The Engineering Research Visioning Alliance (ERVA), a U.S. National Science Foundation-funded initiative, released a report identifying engineering research priorities that merge breakthroughs in biology with engineering. To envision a future with solutions for improved mobility, health and other societal benefits, the report uses “8 Impossible Things” as ideal scenarios that may become possible through engineering research. Each “impossible thing” is a future vision positively impacted through bold new research — and subsequent innovation — at the intersection of biology and engineering.

The “8 Impossible Things” were presented to more than 100 leading researchers in industry, academia andSource: ERVASource: ERVA the public sector. Experts and practitioners were tasked with identifying nascent opportunities and priorities for engineering-led, innovative, high-impact research that addresses global and societal needs. A thematic task force developed these “8 Impossible Things” to kick-start thinking about research ideas that could make possible a future in which:

  1. Smartphones don’t need a trade-in; they’ll reproduce
  2. A businesswoman flies to work using her new exoskeleton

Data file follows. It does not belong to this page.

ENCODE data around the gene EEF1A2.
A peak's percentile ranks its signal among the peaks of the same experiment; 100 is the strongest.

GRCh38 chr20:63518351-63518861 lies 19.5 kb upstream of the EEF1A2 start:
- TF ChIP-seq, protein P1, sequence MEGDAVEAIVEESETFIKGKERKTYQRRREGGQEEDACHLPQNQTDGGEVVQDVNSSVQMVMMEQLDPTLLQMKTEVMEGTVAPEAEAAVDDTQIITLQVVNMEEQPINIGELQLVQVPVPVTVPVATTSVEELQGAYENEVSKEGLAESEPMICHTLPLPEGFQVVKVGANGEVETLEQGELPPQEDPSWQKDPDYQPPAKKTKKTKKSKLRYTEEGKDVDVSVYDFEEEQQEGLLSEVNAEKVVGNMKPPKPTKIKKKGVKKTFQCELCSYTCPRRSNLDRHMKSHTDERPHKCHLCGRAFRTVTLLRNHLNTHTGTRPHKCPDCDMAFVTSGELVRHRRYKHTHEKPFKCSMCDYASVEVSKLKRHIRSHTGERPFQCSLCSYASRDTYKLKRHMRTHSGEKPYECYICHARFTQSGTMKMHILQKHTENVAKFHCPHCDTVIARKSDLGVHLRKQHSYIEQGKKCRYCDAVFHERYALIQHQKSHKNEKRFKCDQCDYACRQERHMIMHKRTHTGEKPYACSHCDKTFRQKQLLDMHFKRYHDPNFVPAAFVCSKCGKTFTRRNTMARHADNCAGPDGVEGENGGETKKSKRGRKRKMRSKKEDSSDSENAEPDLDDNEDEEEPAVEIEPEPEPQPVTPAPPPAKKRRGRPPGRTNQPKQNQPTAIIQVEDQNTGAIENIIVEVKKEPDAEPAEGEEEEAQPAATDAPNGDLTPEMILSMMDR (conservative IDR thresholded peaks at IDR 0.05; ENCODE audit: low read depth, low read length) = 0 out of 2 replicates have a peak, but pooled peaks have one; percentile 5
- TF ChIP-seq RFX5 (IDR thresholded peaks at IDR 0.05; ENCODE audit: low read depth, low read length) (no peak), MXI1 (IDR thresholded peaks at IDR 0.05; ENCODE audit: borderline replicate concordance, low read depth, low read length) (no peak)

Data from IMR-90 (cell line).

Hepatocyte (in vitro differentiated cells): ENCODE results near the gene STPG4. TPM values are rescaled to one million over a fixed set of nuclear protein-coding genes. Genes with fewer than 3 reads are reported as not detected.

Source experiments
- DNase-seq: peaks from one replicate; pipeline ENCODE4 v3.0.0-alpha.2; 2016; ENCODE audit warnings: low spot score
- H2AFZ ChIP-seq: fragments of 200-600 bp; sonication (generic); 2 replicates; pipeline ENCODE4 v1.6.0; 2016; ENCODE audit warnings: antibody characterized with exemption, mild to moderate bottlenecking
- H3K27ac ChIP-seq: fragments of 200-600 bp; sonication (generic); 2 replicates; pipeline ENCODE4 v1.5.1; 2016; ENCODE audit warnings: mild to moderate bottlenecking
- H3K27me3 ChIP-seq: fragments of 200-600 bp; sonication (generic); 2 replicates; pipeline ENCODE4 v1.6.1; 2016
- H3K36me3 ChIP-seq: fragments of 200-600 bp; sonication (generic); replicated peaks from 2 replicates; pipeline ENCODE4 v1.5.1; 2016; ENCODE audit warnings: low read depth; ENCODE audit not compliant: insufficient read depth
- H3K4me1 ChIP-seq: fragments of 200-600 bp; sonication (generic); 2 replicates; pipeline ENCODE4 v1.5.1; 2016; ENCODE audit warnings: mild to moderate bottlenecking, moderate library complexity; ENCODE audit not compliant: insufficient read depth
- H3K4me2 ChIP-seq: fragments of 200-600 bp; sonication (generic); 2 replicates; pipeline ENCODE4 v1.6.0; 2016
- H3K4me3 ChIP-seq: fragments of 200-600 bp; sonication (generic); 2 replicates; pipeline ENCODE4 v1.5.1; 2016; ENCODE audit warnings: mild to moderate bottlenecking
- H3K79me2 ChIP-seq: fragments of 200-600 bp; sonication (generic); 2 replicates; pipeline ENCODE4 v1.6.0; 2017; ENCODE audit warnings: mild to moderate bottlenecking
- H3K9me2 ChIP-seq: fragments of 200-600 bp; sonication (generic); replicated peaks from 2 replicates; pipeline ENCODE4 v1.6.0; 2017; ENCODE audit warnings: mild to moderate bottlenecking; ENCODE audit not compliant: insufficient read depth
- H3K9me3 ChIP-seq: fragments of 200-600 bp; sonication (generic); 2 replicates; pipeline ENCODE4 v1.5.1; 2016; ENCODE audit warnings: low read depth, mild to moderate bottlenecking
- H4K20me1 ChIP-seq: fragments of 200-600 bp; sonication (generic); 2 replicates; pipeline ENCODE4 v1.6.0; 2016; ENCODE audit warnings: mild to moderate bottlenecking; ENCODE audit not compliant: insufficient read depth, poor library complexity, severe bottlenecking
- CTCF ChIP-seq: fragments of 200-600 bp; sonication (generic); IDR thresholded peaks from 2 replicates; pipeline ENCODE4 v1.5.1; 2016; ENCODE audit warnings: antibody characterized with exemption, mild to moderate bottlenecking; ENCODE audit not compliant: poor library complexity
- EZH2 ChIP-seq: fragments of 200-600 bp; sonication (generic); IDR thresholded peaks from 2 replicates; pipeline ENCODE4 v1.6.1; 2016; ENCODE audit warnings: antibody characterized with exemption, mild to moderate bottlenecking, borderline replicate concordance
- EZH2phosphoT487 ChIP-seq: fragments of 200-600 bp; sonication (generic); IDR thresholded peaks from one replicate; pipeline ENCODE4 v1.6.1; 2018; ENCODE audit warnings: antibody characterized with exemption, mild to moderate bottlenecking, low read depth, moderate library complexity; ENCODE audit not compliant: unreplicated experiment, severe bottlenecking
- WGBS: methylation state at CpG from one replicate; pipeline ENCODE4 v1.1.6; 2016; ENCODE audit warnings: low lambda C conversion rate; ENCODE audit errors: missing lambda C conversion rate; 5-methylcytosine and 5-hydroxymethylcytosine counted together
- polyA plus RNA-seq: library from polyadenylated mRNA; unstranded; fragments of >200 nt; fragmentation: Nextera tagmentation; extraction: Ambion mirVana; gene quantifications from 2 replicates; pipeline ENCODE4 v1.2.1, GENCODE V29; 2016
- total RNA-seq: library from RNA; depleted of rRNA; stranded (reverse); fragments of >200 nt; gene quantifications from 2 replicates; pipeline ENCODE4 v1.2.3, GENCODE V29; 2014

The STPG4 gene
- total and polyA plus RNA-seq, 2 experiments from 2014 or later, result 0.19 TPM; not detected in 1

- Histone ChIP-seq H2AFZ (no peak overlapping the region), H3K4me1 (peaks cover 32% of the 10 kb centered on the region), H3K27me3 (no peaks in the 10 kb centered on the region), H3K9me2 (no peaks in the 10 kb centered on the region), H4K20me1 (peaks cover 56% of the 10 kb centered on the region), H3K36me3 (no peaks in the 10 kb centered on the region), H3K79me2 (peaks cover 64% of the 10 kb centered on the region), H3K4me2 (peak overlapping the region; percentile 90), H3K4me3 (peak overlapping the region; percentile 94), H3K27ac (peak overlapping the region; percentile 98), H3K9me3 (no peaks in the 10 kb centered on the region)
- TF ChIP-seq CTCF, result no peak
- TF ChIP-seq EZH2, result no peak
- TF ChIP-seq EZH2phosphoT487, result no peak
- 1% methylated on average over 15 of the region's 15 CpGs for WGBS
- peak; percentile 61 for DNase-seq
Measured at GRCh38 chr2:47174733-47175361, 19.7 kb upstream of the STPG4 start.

3. Your bathroom mirror performs hospital-grade diagnostics
  4. There’s never another "your child has been exposed to..." sign at daycare
  5. Any-town U.S.A. manufactures all the chemicals and materials it needs from plants grown nearby
  6. Lifespans are no longer defined by ZIP code
  7. Central New York City residents breathe pristine mountain air
  8. A 100-year-old breaks the 100-m sprint record

“While they are separate disciplines, the convergence of biology and engineering has enormous potential to solve some of our greatest problems,” said Cato Laurencin, professor at the University of Connecticut and co-lead of the visioning event. “Collaboration in research will allow for the scientific community to come together and explore solutions to some of the biggest problems facing our world today.”

Dozens of engineering research priorities are outlined in the report, which casts the findings of the visioning event within the framework of three research domains, bio-inspired/informed, repurposing biology and improving on biology. Three common threads were identified: (1) sustainable solutions that involve repurposed or recycled materials, (2) inclusive design and research to serve all populations equitably, and (3) affordable approaches that ultimately provide low-cost solutions.

Access the ERVA report.

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